The federal government is launching an inquiry into whether Massachusetts’ education department is failing to uphold the rights of special education students by not adequately monitoring local school districts to ensure they’re in compliance with federal law regarding students with disabilities.
In a Sept. 29 letter obtained by the Globe, the US Department of Education and the Office of Special Education Programs instructs the state Department of Elementary and Secondary Education, or DESE, to hand over within 60 days specific data, documentation, and records related to its procedures for overseeing special education.
The inquiry comes after parents, teachers, and advocacy groups alleged that the state is not fulfilling its supervisory role, in some cases allowing students to go years without necessary special education support and resources.
“The Department takes these concerns seriously and has requested the state provide additional information . . . to determine if there are non-compliance issues with IDEA,” a federal Department of Education spokesperson said in a statement.
While local school districts are responsible for providing special education services for students as required by federal law, the state is responsible for overseeing compliance.
Russell Johnston, deputy commissioner at DESE, said the agency is working on “providing a thorough and detailed response.”
“DESE believes the services and support schools and districts provide to students with disabilities is critical to the students’ success in school and beyond,” Johnston said in a statement. “DESE works closely with schools and districts to provide high quality special education services to students with disabilities.”
Based on the concerns from parents and advocates, the federal agency questioned whether the state properly investigates when a parent files a complaint about how a local school district is handling their child’s existing or potential special education needs. Families also said there are significant delays in getting the state to make decisions about those complaints, according to the letter, prompting the federal agency to probe how effectively the state is ensuring its decisions are put into practice by local schools.
After reviewing data submitted by the state, publicly available policies, and examples of complaint decisions, the Office of Special Education Programs “is concerned about the decrease in the number of timely State complaint decisions and the increase in the number of pending State complaints,” read the letter.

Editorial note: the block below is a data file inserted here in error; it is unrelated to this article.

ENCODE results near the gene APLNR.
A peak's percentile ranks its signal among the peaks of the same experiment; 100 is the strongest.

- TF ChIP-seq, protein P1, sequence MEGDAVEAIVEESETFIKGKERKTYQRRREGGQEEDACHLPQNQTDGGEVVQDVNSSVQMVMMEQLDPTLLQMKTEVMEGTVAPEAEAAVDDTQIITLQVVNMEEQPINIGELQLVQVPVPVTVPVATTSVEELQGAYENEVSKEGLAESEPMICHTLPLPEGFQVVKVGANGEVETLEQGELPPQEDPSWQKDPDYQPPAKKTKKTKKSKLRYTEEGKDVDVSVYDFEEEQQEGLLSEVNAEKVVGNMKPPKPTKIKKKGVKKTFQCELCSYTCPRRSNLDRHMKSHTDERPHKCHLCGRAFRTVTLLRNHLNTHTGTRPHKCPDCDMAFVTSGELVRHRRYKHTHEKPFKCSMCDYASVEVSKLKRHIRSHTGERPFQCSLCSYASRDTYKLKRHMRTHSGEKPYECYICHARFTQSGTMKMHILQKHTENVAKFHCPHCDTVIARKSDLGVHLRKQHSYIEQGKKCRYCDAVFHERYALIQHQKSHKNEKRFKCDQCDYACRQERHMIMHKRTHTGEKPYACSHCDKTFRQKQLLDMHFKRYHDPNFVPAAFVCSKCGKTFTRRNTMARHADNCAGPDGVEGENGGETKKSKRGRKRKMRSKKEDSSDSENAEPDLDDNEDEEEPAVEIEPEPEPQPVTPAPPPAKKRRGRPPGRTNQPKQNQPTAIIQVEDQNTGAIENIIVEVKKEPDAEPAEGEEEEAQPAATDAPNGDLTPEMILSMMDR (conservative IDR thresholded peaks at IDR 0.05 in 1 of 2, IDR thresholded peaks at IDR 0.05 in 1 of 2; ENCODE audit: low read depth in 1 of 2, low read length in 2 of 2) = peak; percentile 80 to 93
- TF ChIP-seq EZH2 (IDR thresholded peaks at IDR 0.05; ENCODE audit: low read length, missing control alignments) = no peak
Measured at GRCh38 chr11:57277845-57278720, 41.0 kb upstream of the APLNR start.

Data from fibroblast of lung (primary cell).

Families and advocates are especially concerned that children are not getting access to special education services in a timely manner due to a delay in evaluations, according to the letter, and said many students are not getting referred for evaluations at all. According to federal law, schools are responsible for proactively identifying students who may have special education needs and referring them for evaluations — a process called Child Find.
Ellen Chambers, founder of the Norfolk-based special education advocacy group SPEDWatch, has worked for nearly 20 years to raise awareness of problems in the Massachusetts special education system, and said parents complain most about problems with Child Find.
“It shouldn’t require a parent intervening. We have many students who are failing academically, struggling socially, struggling with mental health issues that are impacting their ability to attend and perform in school,” Chambers said. “These struggles have been going on for years for these students, and the districts do nothing. . . . It’s absolutely horrible.”
When local school districts do not have the capabilities or resources to provide essential special needs services for a student, those districts are required to pay the tuition for the student to attend certain specialized private schools, called 766 schools.
The federal agency raised concerns in the letter that the state is not effectively monitoring those approved special education schools by ensuring the schools have qualified personnel and can provide the services outlined in students’ Individualized Education Plans.
Ben Tobin, a special education teacher in Western Massachusetts and member of SPEDWatch, said families told him their children are not getting the services they need at those designated private schools.
It can take years for students to finally be placed into such a school, Tobin said, and if there are problems at that campus, including untrained teachers, parents struggle with whether to file a complaint, fearing their child may be kicked out. “I’ve heard from a number of parents who are afraid of retaliation, because the threat is you will lose your placement,” he said.
Chambers said she and other SPEDWatch members are heartened over the launch of the federal review, but said it is long overdue. They ultimately want an independent review of the state’s oversight procedures.
“The methodology that the Department of Education uses to monitor and force special education law in our schools — and you can quote me — is useless,” said Chambers.